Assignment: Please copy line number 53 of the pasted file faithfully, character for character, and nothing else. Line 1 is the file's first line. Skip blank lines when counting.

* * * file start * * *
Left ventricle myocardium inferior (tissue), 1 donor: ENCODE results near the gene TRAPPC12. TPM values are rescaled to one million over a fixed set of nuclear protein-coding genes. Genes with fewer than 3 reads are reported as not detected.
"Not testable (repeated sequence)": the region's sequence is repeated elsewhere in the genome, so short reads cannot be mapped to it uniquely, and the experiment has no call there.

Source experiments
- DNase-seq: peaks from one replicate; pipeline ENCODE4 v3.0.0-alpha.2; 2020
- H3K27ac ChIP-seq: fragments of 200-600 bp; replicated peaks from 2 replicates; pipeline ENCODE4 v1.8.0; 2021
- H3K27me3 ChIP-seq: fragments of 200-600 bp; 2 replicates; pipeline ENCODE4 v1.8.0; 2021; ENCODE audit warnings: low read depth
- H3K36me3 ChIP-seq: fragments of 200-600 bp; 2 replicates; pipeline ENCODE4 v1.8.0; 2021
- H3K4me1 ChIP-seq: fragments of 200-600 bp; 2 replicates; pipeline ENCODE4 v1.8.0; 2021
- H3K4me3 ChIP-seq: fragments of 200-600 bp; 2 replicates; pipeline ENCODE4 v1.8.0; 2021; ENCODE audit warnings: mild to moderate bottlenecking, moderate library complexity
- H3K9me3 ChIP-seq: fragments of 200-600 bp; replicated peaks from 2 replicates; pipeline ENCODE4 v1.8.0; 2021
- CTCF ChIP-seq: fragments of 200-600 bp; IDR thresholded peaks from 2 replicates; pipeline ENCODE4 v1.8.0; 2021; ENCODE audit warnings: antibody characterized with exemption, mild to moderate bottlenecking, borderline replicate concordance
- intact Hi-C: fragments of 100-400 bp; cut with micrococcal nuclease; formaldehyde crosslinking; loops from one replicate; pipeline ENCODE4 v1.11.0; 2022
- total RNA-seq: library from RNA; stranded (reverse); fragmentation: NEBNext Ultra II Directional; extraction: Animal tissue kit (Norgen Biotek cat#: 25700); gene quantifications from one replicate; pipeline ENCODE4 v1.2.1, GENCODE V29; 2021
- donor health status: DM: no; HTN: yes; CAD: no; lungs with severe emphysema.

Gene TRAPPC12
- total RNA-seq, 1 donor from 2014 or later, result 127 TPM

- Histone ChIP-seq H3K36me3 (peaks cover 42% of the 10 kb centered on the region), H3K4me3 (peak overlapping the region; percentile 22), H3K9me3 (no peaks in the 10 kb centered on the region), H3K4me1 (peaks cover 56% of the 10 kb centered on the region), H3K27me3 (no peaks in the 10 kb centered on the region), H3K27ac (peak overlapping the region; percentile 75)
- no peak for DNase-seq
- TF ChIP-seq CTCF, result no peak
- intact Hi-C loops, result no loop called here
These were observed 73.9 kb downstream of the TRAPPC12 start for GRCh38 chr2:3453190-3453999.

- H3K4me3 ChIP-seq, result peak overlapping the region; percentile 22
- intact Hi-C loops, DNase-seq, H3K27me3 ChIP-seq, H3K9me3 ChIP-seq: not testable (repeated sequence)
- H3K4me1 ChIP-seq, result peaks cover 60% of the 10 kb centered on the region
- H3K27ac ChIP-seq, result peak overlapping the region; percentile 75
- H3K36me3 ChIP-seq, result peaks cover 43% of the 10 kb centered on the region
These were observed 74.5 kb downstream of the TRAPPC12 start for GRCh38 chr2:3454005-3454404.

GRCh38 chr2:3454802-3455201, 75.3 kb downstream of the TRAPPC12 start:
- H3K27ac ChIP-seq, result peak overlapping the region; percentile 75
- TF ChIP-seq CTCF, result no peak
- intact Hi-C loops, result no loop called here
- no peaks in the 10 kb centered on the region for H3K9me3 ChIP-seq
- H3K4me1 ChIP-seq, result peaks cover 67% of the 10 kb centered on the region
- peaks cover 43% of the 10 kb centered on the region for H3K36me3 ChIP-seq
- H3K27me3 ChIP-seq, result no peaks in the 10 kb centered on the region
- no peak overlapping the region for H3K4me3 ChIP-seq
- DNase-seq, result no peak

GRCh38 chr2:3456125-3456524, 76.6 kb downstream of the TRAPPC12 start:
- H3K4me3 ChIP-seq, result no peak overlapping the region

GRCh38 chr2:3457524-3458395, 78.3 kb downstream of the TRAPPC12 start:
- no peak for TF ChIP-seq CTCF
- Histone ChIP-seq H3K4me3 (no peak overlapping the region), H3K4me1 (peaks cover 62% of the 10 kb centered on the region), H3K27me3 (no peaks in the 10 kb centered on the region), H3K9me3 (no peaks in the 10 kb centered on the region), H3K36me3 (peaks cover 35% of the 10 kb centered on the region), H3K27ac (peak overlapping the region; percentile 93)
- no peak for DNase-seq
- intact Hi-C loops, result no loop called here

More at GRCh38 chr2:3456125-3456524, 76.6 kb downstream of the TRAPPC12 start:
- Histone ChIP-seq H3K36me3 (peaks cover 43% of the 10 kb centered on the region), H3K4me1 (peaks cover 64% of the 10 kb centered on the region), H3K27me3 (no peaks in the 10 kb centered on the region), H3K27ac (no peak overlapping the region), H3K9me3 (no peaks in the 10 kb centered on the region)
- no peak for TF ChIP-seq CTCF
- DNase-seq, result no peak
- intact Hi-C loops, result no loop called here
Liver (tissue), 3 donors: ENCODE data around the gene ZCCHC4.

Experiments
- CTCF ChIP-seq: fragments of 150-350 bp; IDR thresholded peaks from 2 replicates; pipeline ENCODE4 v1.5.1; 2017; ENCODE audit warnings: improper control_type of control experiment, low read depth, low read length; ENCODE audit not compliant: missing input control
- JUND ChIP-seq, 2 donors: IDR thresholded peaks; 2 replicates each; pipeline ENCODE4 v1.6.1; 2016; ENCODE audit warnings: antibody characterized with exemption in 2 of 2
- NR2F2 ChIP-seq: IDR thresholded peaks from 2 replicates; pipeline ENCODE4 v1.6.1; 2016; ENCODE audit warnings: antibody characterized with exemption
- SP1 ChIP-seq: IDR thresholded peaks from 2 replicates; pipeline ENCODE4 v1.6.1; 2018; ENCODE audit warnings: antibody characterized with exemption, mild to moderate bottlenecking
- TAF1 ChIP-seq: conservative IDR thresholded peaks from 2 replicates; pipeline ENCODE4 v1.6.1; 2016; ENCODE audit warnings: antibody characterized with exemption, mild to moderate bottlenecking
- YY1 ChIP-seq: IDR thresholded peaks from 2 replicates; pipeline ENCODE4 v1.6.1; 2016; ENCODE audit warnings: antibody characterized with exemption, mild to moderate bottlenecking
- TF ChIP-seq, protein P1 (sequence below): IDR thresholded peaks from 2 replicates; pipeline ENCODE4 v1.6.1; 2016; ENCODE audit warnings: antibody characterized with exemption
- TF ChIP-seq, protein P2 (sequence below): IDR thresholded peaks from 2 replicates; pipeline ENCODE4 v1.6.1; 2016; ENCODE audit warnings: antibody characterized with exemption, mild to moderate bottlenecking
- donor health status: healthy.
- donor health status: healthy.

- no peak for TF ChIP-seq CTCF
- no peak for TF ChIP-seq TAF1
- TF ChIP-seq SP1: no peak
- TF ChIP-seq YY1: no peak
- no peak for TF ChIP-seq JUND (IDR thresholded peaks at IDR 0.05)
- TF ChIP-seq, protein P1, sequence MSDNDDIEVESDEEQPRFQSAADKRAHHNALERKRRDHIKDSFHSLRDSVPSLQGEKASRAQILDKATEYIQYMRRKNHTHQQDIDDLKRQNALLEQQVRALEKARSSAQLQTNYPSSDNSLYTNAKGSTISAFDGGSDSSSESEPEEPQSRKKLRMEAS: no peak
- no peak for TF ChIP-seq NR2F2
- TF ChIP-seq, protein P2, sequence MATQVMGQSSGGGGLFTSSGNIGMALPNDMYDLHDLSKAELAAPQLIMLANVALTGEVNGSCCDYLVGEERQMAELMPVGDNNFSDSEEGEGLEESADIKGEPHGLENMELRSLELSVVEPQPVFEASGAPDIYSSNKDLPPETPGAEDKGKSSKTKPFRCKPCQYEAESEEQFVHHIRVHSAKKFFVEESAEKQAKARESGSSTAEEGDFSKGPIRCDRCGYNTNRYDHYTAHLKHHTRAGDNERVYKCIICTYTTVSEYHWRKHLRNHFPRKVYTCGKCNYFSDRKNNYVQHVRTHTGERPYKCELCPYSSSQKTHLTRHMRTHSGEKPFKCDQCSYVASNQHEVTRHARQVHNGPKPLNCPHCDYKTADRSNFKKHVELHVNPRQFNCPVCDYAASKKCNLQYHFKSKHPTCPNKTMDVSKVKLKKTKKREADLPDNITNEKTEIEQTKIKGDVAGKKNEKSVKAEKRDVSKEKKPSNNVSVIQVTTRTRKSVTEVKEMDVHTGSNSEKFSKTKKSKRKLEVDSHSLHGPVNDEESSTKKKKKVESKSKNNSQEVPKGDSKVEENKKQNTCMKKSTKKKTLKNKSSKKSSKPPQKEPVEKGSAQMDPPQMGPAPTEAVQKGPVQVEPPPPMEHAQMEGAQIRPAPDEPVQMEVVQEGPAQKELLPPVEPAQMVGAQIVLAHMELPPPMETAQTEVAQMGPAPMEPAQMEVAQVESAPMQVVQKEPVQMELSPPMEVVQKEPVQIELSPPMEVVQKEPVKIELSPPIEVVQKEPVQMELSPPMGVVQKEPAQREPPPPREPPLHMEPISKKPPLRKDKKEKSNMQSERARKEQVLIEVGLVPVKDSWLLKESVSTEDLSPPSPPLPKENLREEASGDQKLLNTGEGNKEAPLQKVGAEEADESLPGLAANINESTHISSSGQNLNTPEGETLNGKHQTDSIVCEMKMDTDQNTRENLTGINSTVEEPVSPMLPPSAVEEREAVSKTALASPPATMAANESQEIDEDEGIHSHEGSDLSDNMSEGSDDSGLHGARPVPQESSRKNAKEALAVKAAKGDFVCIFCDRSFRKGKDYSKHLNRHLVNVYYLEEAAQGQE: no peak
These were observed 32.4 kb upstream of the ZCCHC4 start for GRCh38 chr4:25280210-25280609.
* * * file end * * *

- JUND ChIP-seq, 2 donors: IDR thresholded peaks; 2 replicates each; pipeline ENCODE4 v1.6.1; 2016; ENCODE audit warnings: antibody characterized with exemption in 2 of 2